When thirty-three years ago André Viane first came to Portugal (after living for some time in Spain), he was bowled over by the amazing light and the incandescent sunsets in the Tavira area. As a painter, he knew that he had to escape the dreary atmosphere and gloomy light of Belgium in order to benefit from the Algarvian light. He chose to move to the hills above the quiet city of Tavira and he has now lived there for twenty-nine years. Like many of us estrangeiros, he felt that in the Algarve he had arrived home.
In recent years, British Consuls to the Algarve have come and gone, but in 2010 long-term Algarve resident Clive Jewell, 54, took up the post, and he’s hoping to be in it for the long-haul. A fluent Portuguese speaker who loves living here and “adores Portuguese food”, he’s intensely proud of his new responsibility which he says “goes beyond the job title. It is about making a difference in people’s lives when they need help the most”.
Multi-lingual, with a background working on European issues, the latest British ambassador to Portugal is mother-of-two Jill Gallard, from Northern Ireland. Taking up her appointment as the 2nd female ambassador ever to have been appointed to Portugal, Ms Gallard said “I look forward to further developing the deep relationship between the UK and Portugal - the oldest alliance in the world - and to promoting our close partnership, both in the bilateral political and commercial context and in multilateral fora such as the EU, the UN and NATO.
I don’t think Sylvy Keenan would like to teach the whole world to sing but in the Eastern Algarve she is very happy teaching a small group of people to sing in close harmony. Sylvy gets a buzz from ringing chords and hearing the overtones. It gives a fantastic feeling which is addictive, she says.
Although Sylvy´s family is musical, she herself had no formal training in music. Like many of us, she used to sing when she was alone for example in the bath or when she was vacuuming. It was not enough for her and looking through the local clubs and associations in the library in her home town of Amersham she came across a Barbershop Chorus.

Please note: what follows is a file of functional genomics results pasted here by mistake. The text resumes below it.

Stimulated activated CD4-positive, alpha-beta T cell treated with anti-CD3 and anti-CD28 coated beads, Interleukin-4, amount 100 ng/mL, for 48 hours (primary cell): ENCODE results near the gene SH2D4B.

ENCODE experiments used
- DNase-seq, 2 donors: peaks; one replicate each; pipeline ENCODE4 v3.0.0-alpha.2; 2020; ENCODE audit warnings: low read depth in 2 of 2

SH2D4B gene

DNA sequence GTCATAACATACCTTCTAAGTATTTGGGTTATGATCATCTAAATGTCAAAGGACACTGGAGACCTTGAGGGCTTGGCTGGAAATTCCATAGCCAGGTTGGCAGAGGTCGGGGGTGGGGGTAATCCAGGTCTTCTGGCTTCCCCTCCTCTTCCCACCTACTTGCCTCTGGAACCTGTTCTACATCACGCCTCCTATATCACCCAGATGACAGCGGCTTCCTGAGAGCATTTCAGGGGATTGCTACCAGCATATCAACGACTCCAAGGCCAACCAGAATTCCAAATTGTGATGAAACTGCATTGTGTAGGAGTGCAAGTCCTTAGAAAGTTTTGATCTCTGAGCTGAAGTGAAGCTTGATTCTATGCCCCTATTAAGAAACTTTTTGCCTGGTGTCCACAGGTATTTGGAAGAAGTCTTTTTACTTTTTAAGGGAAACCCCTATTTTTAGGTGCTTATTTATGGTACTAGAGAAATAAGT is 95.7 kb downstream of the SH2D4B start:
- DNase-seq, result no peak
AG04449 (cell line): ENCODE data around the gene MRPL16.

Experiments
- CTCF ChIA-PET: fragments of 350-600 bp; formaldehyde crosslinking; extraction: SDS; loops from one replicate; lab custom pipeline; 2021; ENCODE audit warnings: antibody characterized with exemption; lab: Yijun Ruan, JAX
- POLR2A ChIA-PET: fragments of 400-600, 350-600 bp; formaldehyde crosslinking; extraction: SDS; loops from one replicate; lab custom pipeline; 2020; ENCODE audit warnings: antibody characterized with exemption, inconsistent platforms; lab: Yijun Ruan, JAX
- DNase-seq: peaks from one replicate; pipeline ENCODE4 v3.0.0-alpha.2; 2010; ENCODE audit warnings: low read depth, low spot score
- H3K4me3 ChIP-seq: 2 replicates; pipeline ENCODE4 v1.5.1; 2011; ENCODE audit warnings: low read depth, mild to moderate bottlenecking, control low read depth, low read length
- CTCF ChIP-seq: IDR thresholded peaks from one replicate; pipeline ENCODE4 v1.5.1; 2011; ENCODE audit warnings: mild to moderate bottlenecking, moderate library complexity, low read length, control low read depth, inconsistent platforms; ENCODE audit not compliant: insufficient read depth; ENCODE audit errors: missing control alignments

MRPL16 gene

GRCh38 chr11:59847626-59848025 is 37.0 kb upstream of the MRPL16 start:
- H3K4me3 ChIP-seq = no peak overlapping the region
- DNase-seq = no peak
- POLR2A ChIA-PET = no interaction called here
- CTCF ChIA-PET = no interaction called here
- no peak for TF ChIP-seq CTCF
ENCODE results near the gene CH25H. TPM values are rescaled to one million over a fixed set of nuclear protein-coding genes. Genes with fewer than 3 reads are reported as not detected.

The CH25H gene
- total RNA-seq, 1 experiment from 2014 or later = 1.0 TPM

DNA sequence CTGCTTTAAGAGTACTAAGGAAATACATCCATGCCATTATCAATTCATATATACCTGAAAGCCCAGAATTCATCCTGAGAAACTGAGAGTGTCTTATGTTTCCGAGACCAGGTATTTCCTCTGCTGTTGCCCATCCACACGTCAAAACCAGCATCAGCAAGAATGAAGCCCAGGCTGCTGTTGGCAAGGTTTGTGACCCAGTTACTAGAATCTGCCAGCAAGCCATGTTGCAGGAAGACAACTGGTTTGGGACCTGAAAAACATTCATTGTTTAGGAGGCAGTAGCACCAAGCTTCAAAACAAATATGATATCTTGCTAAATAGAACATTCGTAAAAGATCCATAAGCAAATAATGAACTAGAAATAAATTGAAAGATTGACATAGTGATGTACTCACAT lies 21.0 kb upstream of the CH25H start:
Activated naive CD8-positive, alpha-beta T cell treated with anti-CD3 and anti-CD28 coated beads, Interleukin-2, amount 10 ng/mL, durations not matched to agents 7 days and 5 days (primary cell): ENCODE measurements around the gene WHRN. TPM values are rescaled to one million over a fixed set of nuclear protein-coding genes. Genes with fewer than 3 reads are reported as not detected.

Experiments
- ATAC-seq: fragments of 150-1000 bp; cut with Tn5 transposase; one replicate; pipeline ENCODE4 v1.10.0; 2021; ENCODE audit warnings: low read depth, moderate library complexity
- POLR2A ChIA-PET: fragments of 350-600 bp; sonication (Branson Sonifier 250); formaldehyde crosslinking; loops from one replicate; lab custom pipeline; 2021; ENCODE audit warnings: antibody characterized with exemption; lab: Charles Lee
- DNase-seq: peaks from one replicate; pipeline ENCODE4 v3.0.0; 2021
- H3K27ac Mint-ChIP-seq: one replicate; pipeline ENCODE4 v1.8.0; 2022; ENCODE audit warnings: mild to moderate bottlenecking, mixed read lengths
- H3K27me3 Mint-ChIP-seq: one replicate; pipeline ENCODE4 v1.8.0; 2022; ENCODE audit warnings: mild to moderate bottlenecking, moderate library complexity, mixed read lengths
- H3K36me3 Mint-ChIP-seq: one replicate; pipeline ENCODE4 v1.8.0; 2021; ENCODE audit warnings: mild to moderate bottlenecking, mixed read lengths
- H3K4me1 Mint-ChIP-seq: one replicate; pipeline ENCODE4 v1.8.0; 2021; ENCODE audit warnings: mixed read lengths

Ex merchant marine engineer Clive Jackson has spent the last 15 years in the Algarve dedicated to his passion for astronomy. He and his wife Glória came to live in Portugal just over 15 years ago when Clive established the Astronomical Observatory of Tavira, of which he was Director and astronomer. In 2005, Clive also set up and is the manager of the Camera Obscura in Tavira. The Observatory sadly closed in 2010 and the model planets from the Observatory may now be seen at the Camera Obscura.
Chris Wright is so interested in sport and reporting sport that This Sporting Life was the obvious title for this piece. Within the context of the Liga Zon Sagres (the Portuguese Premier Division) this title might create confusion with Sporting Clube de Portugal, Sporting Clube de Braga or even in the Algarve with Portimonense Sporting Clube. But why let potential confusion spoil a witty headline?
"In an ideal world the words tolerance, solidarity and charity would not exist," says Tela Leão. If we instinctively treated each other with trust and respect we should not need those insulting and patronising words. Developing this concept, her friends José and Raquel Martins of Casa das Artes in Tavira decided to launch a project based on an idea by the Swiss artist Doris Sanders (and her Portuguese husband António Almeida) to generate Tavira Ilimitada - Against Racism and Xenophobia.
"I woke up at 4.30 am with a sudden flash of inspiration. If there is no hospice here in the Algarve why can´t we just make it happen?" said Alison Blair. And that was the beginning of the charity association Madrugada.
'Madrugada' is Portuguese for daybreak and new beginnings and Alison´s early morning inspiration is already changing the way in which the terminally ill are cared for in the Algarve.